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Jaspers Attend Lasallian Women’s Symposium in New Zealand

This summer two female Jaspers traveled over 8,000 miles to uncover what a Lasallian identity meant to them as women.

The 2017 Lasallian Global Women’s Symposium (LGWS) took place from July 16 to 19 in Auckland, New Zealand at the Crowne Plaza Hotel and was attended by approximately 120 people. Two of them, senior Alannah Boyle and graduate assistant Jacqueline Martin, were representatives of Manhattan College.

Martin became involved with the Lasallian mission during her time as an undergraduate at Saint Mary’s College of California. Once Martin later learned of the LGWS, she knew she wanted to attend.  Her trip to Auckland was made possible through funding by other Lasallians from various institutions.

“I was really surprised at how many different Lasallians whom I had never met before were willing to help sponsor me so I could be a part of this experience,” she said.

Boyle, on the other hand, felt that the symposium was relevant to research she was conducting within the Lasallian network regarding women’s issues and the Catholic Church’s response to sexual assault and violence.  Like Martin, she received funding from numerous sources, including student life and academic offices.

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These women from DEMA represent 56 percent of Lasallian membership.
Alannah Boyle / Courtesy

Boyle and Martin were two of ten women from the Lasallian Region of North America (RELAN) who elected to attend the symposium, along with female students, faculty, and staff from other Lasallian institutions across America.  Within the symposium, over one dozen countries were represented.

The symposium sought to address the evolving role of Lasallian women, largely due to their presence in the order.  While Lasallian brothers account for just two percent of the order’s entire membership, laywomen make up 56 percent, Martin stated.

“Lasallian women are critical to the future of the mission, and it would not exist in the capacity that it does without us,” Martin said.

Lois Harr, director of campus ministry and social action, believes that women may be able to offer a unique perspective within the mission itself.

“I think, as in any realm, we are all better off if everyone’s gifts and talents are put in service of the world,” she said.  “Everyone’s experience can help make organizations run well, bring good balance to decision making.”

Despite their continued presence in the mission, laywomen are distinctly underrepresented in leadership roles within the Lasallian order.  The LGWS seeked to address that issue, as well as provide its attendees with the necessary tools to become effective church leaders.

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Boyle (second from right) at the Crowne Plaza Hotel in Auckland, New Zealad.
Alannah Boyle / Courtesy

The LGWS had several goals, among them to “recognize the distinct role and identity of women in the mission, especially as catalysts of change” and “empower Lasallian women to have a confident collective voice,” according to the organization’s website.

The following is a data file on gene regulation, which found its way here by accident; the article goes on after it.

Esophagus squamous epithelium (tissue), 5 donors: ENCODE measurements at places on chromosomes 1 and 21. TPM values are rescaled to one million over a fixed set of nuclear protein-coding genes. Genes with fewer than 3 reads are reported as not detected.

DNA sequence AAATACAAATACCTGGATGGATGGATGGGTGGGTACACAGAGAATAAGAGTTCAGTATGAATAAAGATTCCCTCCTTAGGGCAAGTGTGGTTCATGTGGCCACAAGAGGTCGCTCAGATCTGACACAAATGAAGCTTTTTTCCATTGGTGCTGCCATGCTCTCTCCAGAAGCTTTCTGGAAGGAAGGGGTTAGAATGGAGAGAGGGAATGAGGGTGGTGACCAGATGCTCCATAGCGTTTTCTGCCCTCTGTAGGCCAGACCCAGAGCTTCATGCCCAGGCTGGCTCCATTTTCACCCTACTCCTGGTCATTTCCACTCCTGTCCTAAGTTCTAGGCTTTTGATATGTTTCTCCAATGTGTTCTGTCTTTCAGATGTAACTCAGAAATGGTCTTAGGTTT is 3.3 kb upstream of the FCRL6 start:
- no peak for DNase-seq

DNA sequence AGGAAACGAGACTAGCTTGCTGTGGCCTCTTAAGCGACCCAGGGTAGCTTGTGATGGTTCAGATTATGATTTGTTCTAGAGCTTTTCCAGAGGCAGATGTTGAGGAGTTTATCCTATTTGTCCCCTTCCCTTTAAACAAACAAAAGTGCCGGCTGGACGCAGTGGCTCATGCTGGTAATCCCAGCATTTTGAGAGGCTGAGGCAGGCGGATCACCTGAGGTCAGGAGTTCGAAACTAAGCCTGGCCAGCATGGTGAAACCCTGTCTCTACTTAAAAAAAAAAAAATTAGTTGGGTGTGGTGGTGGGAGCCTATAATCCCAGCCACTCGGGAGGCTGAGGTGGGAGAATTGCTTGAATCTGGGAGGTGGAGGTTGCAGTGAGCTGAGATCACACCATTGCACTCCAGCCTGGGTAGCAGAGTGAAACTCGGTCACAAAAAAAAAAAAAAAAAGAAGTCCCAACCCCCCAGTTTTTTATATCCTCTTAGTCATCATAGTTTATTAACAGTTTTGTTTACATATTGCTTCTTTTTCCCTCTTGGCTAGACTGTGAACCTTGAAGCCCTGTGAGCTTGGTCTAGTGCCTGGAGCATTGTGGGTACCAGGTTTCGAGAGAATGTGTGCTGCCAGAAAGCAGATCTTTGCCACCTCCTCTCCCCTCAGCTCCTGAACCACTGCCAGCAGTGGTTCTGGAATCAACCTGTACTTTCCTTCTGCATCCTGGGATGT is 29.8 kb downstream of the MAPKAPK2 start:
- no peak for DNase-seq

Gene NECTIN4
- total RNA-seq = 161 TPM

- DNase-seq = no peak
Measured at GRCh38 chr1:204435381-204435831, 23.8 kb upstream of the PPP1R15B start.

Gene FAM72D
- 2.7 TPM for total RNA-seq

However, the central outcome of the symposium was to create an international Lasallian women’s council to address the issues discussed during the meetings.

“The priority was to ensure that women are equally represented and heard at every level of Lasallian leadership,” said Martin.  “It was amazing to be a part of this symposium because we all had a hand in crafting what the future of our shared Lasallian mission can become.”

The theme of the symposium was “Lasallian women as changemakers.” Due to their distinct presence in the ministry, laywomen are beginning to be viewed as powerful and unique voices within the realm of Lasallian leadership.

However, some critics of Catholicism might argue that women have traditionally had more subservient roles within the Church. Citing doctrines such as having only men serve in the priesthood and interpreting a pro-life stance as anti-woman, they may believe that women have no opportunities for self-betterment.  To Martin, however, religious devotion and personal empowerment are not necessarily on opposite sides of the moral spectrum.

“I don’t think those two things are mutually exclusive, but it is very difficult territory to navigate because of the patriarchal structures of the Church,” she said.  “I personally identify as both a Catholic and a feminist.”

“As a Catholic, I don’t agree with all parts of the Catholic doctrine. My beliefs and actions are deeply rooted in Catholic Social Thought, which, in my interpretation does not align with some of the ‘official’ Church positions on specific issues,” said Boyle.  “If you love something, you hold it accountable.”

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A group picture of the cohort of DENA (District of North America) that was represented.
Alannah Boyle / Courtesy

Personal empowerment remains a topic of discussion among Lasallian women.  Similar to the beliefs of Boyle and Martin, the LGSW demonstrated that religious devotion and empowerment can go hand in hand, as opposed to representing the opposite sides of a coin.

“I think that women have long been overlooked critical players of the faith.  We are doing much of the work on the ground, and we should be represented in positions of leadership,” Martin said.

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